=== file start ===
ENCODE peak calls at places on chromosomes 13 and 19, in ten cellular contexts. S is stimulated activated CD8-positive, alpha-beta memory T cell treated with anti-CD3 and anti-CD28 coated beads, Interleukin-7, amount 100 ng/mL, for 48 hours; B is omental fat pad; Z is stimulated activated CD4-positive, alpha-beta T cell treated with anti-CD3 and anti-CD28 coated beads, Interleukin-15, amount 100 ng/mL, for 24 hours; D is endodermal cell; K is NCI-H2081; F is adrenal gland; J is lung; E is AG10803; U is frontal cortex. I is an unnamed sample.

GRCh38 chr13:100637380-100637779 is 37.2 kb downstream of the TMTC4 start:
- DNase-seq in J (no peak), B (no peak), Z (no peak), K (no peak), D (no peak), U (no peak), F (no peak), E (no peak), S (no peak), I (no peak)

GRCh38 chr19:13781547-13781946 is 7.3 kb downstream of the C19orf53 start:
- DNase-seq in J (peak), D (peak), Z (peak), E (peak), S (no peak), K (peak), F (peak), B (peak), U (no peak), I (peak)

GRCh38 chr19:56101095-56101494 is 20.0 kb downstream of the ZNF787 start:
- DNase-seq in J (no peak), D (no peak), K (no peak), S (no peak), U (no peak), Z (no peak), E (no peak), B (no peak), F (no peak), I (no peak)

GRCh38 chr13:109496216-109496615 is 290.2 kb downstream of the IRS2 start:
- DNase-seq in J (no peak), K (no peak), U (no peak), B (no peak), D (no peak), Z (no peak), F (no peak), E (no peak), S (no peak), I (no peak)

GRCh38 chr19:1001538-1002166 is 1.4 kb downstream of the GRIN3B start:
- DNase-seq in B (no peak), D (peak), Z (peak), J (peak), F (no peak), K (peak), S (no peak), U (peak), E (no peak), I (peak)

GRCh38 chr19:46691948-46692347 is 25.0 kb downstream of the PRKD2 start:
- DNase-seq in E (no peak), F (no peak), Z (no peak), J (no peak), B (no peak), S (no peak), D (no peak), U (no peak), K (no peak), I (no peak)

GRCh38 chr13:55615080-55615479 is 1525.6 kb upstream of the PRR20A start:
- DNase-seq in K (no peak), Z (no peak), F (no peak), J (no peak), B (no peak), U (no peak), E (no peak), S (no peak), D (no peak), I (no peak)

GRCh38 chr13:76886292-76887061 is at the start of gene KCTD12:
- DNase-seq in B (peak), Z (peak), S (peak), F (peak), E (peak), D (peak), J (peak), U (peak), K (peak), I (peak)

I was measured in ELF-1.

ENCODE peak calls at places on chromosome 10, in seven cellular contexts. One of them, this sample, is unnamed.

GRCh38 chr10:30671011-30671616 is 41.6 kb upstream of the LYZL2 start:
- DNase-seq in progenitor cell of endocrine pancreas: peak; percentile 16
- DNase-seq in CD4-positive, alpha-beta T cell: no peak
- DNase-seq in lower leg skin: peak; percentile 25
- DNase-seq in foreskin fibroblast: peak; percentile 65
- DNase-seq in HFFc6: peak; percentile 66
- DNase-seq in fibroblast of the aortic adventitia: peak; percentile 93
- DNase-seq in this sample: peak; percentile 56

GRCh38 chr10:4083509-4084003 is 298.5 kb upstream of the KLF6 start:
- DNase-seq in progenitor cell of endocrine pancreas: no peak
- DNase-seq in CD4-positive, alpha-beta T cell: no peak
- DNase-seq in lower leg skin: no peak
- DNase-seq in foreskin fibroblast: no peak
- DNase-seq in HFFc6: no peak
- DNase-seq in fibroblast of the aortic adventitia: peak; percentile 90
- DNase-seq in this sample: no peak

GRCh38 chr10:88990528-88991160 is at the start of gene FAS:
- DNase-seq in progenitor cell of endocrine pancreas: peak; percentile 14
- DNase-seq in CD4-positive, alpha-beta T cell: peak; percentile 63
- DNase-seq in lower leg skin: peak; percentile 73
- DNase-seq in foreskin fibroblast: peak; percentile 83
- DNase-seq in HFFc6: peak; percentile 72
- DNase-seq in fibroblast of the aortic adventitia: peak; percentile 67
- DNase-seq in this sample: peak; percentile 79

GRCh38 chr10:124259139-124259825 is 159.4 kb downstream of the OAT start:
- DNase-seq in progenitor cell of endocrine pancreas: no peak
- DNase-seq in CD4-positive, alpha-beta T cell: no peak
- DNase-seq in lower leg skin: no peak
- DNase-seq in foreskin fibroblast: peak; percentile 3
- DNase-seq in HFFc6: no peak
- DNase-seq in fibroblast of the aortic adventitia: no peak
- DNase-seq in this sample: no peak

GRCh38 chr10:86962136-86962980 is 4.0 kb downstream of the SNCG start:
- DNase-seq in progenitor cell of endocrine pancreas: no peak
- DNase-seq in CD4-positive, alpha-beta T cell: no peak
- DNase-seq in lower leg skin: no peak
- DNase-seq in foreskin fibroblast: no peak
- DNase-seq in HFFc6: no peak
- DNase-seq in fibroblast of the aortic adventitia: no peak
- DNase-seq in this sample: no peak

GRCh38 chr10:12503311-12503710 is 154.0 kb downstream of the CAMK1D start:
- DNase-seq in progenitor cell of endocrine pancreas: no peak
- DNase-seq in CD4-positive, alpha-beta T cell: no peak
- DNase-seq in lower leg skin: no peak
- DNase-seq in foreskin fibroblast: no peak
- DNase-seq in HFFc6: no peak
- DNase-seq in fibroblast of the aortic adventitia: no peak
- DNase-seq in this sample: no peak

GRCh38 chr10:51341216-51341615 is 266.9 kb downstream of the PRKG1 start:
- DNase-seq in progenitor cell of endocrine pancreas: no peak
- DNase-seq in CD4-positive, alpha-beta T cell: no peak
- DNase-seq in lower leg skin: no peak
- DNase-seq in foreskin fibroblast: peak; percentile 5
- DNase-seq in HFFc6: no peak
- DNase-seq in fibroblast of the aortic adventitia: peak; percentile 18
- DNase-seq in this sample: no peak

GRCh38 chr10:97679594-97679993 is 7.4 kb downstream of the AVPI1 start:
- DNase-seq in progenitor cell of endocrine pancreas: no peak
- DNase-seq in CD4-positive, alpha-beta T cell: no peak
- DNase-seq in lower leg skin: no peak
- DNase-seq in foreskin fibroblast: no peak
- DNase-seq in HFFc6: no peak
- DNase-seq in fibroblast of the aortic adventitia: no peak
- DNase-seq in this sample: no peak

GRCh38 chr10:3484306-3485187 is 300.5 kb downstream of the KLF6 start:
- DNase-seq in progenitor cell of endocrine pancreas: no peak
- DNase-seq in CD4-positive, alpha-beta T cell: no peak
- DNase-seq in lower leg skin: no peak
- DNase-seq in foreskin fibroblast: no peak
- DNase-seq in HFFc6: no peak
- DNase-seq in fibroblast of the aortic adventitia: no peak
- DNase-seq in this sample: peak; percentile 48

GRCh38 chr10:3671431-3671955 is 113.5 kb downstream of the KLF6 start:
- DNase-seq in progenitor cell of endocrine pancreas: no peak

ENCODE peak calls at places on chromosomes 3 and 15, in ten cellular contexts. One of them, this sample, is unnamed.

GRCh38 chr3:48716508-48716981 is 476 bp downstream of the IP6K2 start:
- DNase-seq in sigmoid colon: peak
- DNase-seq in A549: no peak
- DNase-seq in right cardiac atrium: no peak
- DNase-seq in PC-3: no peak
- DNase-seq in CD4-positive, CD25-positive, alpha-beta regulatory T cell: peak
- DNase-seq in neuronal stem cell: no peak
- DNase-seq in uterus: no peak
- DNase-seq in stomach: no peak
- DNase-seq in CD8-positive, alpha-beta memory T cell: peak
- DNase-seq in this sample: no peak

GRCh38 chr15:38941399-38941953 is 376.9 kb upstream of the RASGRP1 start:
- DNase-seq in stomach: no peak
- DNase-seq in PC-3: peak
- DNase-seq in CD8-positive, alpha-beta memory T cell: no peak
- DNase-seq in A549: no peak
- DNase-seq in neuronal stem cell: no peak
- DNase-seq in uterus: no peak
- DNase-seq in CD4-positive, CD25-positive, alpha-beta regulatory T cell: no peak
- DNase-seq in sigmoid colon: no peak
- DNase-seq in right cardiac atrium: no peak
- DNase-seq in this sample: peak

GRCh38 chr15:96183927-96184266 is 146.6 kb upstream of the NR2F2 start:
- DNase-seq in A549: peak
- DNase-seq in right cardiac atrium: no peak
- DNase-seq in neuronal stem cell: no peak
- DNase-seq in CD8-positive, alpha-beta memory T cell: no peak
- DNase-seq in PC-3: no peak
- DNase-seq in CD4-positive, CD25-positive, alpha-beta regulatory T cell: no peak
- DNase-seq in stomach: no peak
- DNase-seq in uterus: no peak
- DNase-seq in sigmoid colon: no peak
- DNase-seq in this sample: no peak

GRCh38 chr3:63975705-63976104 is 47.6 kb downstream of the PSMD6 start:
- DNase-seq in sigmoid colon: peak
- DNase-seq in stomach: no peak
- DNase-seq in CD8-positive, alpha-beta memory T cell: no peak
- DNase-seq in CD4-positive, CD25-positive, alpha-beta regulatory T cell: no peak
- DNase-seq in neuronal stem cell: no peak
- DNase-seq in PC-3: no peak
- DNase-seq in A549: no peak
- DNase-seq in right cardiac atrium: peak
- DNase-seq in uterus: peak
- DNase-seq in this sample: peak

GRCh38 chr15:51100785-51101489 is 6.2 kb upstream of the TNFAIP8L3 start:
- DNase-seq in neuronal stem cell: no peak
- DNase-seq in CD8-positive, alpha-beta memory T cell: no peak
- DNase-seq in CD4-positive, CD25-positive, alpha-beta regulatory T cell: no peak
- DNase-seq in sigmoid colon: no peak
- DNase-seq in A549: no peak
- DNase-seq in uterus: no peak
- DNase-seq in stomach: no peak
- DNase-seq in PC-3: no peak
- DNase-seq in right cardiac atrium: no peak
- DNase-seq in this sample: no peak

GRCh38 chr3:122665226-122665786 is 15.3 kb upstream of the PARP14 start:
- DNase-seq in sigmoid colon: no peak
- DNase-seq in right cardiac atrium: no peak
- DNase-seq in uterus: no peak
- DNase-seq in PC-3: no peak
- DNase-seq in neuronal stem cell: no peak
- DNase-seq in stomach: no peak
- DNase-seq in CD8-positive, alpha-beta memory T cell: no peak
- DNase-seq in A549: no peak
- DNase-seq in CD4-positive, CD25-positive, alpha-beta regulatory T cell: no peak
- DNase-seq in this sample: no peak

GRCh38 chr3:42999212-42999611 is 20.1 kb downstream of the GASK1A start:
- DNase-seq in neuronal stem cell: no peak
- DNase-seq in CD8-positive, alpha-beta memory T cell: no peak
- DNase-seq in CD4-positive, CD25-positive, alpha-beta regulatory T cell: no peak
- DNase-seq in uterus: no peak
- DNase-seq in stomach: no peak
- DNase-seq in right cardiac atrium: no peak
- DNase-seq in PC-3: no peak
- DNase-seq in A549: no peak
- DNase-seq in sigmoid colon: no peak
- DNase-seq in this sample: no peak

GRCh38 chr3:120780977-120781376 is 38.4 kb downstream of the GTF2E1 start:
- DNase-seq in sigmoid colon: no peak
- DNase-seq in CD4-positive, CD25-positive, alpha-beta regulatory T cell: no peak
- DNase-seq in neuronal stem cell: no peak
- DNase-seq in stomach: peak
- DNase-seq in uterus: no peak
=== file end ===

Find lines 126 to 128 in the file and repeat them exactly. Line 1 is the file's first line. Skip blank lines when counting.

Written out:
- DNase-seq in sigmoid colon: no peak
- DNase-seq in this sample: no peak

GRCh38 chr3:63975705-63976104 is 47.6 kb downstream of the PSMD6 start: